With organizational spotlights focused on sustainable practices, Environment, Health, and Safety (EHS) departments are receiving a great deal of attention.
The Challenging Role of an EHS Department
Although ecological responsibility and sustainability are popular buzzwords today, EHS teams don’t have an easy job. Much of pharma’s success, in fact, rests on the EHS department. From a ‘green business’ perspective, the department is responsible for developing and implementing policies that encourage sustainable practices throughout an organization. They also monitor the progress of those efforts.
From a ‘green chemistry’ perspective, they work closely with process and product chemists to ensure the safety of manufacturing processes. Without a competent team, the safety of the workplace, the employees, and the environment is at risk.
Effective EHS policies keep operations running smoothly toward the goal of sustainability, ultimately creating a healthy balance between risk mitigation and adherence to sustainable green principles.
EHS and Continuous Improvement
Even as EHS teams achieve successes and make strides in supporting sustainability, they remain aware that their work isn’t once-and done. Rather, it is an ongoing process focused on continuous improvement. Key functions of EHS team members include evaluating processes and practices, focusing on employee education through green training and setting measurable goals for green actions.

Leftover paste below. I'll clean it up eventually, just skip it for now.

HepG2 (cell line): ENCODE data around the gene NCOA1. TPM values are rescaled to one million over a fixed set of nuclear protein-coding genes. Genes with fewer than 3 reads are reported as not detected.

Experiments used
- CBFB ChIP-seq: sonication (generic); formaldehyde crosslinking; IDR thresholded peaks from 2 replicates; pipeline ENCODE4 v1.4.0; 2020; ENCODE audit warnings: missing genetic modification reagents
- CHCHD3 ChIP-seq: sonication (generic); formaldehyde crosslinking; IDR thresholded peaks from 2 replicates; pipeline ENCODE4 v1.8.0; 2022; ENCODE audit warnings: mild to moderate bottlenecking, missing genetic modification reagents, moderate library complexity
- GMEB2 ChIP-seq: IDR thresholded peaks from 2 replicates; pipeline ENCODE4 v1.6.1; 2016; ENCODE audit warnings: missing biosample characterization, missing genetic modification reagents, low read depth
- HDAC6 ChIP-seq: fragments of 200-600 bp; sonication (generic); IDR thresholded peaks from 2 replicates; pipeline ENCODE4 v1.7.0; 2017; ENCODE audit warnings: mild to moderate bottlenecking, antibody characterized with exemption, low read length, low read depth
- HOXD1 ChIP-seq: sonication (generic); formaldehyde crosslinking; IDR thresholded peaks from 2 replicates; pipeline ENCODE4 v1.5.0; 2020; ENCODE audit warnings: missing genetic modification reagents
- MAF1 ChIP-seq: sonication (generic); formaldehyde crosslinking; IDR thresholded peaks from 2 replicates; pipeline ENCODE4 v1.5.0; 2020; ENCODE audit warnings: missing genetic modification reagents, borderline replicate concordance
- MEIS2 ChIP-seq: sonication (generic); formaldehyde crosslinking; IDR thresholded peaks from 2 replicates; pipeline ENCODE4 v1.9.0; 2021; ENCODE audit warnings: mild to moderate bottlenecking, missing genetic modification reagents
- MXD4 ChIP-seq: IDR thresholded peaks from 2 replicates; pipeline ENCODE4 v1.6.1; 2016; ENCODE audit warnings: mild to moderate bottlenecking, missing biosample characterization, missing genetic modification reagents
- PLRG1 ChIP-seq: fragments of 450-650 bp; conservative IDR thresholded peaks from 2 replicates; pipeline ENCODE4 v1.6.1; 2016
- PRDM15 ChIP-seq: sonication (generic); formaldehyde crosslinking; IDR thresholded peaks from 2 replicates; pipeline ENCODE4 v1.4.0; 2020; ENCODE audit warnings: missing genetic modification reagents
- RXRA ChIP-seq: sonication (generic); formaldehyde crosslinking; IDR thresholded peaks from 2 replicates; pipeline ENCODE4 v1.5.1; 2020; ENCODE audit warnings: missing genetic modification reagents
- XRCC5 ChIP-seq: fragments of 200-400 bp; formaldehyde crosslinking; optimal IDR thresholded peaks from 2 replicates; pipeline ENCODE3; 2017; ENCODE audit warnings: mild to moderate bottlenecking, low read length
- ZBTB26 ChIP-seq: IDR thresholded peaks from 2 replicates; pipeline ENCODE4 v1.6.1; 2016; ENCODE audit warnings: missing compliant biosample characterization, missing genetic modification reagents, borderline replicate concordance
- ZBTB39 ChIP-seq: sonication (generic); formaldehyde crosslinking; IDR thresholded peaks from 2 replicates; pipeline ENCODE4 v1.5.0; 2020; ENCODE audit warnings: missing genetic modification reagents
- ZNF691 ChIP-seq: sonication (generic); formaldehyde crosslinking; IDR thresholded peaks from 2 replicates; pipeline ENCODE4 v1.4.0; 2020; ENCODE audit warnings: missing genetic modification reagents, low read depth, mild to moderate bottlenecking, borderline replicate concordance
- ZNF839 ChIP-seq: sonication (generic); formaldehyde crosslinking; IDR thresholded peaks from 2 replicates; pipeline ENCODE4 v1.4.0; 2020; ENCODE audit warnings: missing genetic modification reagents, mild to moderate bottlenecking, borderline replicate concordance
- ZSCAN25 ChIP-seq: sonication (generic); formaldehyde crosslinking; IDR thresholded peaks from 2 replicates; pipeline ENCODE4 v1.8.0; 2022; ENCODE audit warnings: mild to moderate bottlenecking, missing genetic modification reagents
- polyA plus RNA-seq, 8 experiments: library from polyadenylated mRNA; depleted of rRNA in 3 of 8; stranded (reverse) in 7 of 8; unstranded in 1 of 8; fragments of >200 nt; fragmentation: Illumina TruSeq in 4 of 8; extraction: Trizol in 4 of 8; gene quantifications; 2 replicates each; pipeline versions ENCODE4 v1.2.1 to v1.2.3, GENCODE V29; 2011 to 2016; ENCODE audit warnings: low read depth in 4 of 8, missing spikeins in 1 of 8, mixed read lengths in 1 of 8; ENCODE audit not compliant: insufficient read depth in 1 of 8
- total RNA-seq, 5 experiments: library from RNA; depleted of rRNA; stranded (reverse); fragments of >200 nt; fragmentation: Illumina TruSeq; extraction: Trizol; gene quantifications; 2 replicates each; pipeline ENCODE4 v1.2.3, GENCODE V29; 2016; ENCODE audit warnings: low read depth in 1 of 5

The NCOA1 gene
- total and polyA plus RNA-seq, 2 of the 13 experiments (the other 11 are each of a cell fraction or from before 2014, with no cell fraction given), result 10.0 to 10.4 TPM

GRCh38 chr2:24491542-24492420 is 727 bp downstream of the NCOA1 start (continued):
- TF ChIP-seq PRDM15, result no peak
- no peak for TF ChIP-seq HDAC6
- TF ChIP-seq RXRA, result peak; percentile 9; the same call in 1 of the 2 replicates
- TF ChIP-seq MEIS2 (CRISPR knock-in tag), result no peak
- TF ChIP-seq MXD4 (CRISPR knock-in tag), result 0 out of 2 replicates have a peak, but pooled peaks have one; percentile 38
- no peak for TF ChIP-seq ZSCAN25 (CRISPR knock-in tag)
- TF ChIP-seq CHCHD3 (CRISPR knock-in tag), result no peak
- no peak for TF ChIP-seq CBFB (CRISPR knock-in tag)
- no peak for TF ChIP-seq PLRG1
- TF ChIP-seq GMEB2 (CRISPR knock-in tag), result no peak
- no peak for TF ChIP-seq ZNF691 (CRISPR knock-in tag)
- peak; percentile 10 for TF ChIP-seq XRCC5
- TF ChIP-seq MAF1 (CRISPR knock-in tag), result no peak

EHS Focus on Employee Health
To prioritize occupational health, an EHS team should offer training that covers personal hygiene, health monitoring, first aid knowledge, and adherence to COVID protocols. These health-related issues recognize the importance of human workers and are indispensable to the protection of company manpower. Many pharmaceutical companies are still rebounding from the detrimental effects of COVID-19 on the workforce. Protective measures that preserve employee health are crucial.